Research[edit]

Initially publishing under the name Goehring and later Becke-Goehring, she researched the chemistry of the main-group elements.[6] Her initial work focused on sulphuric oxygen acids and sulphur halides.[10] Later, she was particularly interested in sulphur-nitrogen and phosphorus-nitrogen compounds.[6][10] Her work on tetrasulfur tetranitride (S4N4) started decades of research on this unusual and highly reactive inorganic heterocycle.[11] She was also able to determine the structure and chemistry of poly(sulfur nitride) which later turned out to be the first non-metallic superconductor.[12][7][8] Furthermore, she worked on eight-membered ring systems (e.g. heptasulfur imide S7NH[13] and N4S4F4), on six-membered rings (e.g. N3S3X3 (X=F,Cl) and N3[S(O)Cl]) , and on ring systems with S, N and O as well as S, N and C.[10] Extensive investigations were also carried out on the reactions of PCl5 to phosphorus nitride chlorides (e.g. P3NCl12),[14][15][16] whereby several intermediate stages could be isolated and characterized.[10] In addition, she investigated phosphorus sulphides and other phosphorus sulphur compounds in the 1970s.[10]

Tetrasulfur tetranitride, a binary molecular compound popularized by Becke-Goehring.[17]

Recognition[edit]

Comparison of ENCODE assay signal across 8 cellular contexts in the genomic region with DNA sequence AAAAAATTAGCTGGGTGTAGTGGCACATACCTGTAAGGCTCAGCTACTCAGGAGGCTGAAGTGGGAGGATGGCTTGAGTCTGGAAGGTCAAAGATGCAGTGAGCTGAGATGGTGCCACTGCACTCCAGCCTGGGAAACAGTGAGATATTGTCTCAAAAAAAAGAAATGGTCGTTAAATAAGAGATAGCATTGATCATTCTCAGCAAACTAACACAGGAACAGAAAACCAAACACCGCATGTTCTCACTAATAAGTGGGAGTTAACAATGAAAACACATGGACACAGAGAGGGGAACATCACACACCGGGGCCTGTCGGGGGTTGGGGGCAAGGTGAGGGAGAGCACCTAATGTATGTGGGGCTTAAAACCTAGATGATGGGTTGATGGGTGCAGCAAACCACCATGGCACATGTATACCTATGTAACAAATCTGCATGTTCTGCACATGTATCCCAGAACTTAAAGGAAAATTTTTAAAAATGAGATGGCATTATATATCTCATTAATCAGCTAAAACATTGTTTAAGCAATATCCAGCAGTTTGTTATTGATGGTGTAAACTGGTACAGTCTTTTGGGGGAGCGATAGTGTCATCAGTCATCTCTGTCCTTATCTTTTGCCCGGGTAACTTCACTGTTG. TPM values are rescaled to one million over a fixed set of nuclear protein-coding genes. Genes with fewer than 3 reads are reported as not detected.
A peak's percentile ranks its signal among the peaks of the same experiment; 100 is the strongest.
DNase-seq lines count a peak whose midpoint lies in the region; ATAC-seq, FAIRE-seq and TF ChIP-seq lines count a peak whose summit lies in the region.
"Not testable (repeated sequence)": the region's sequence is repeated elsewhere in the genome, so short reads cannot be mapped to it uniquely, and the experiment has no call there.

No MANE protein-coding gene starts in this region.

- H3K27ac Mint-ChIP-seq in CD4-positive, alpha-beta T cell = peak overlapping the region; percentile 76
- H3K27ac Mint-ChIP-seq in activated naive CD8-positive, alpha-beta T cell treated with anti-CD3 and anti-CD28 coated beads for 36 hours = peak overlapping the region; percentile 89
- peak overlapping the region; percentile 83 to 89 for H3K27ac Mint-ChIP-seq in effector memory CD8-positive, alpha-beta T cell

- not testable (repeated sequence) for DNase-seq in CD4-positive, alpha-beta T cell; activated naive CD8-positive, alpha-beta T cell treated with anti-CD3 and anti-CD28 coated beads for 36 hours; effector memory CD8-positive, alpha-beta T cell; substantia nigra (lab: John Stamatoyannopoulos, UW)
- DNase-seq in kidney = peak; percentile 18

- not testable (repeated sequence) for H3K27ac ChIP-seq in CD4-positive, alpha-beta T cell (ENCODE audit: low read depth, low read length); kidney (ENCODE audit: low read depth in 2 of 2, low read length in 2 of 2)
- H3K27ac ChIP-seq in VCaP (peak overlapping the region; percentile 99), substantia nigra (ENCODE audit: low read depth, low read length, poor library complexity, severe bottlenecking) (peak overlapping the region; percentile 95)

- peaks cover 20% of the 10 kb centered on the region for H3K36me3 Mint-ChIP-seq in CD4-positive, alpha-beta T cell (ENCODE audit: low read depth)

For her research in inorganic chemistry, she received the Alfred Stock Memorial Prize in 1961.[5][6] Due to her accomplishments, she was also a member of three academies of sciences: the Academy of Sciences Leopoldina[18], the Heidelberg Academy of Sciences and Humanities[19], and the Göttingen Academy of Sciences and Humanities.[20] She also received a honorary doctorate from the University of Stuttgart[2]. For her work on the Gmelins Handbuch der anorganischen Chemie, she was awarded the Gmelin-Beilsteil Memorial Coin in 1980.[2] In 2017, the Heidelberg University started a lecture series in her remembrance.[21]

Publications[edit]

Besides her dissertation and habilitation, Becke-Goehring published several textbooks on Chemistry and books on the history of Chemistry:

  • Die Kinetik der Dithionsäurespaltung (Dissertation 1938)[10][22]
  • Über die Sulfoxylsäure (Habilitation 1944)[10]
  • Becke-Goehring, Margot (1970). Komplexchemie Vorlesungen über Anorganische Chemie. Berlin, Heidelberg: Springer. ISBN 9783642872150. OCLC 863980004.
  • Fluck, Ekkehart; Becke-Goehring, Margot (1990). Einführung in die Theorie der quantitativen Analyse (7 ed.). Heidelberg: Steinkopff. ISBN 9783642503320. OCLC 858993979.
  • Becke-Goehring, Margot (1980). Anorganische Chemie zwischen gestern und morgen : ein Fragment. Berlin: Springer-Verlag. ISBN 978-0387099286. OCLC 7277426.
  • Becke-Goehring, Margot (1983), Rückblicke auf vergangene Tage (Autobiography), Limited private print, Heidelberg.[23]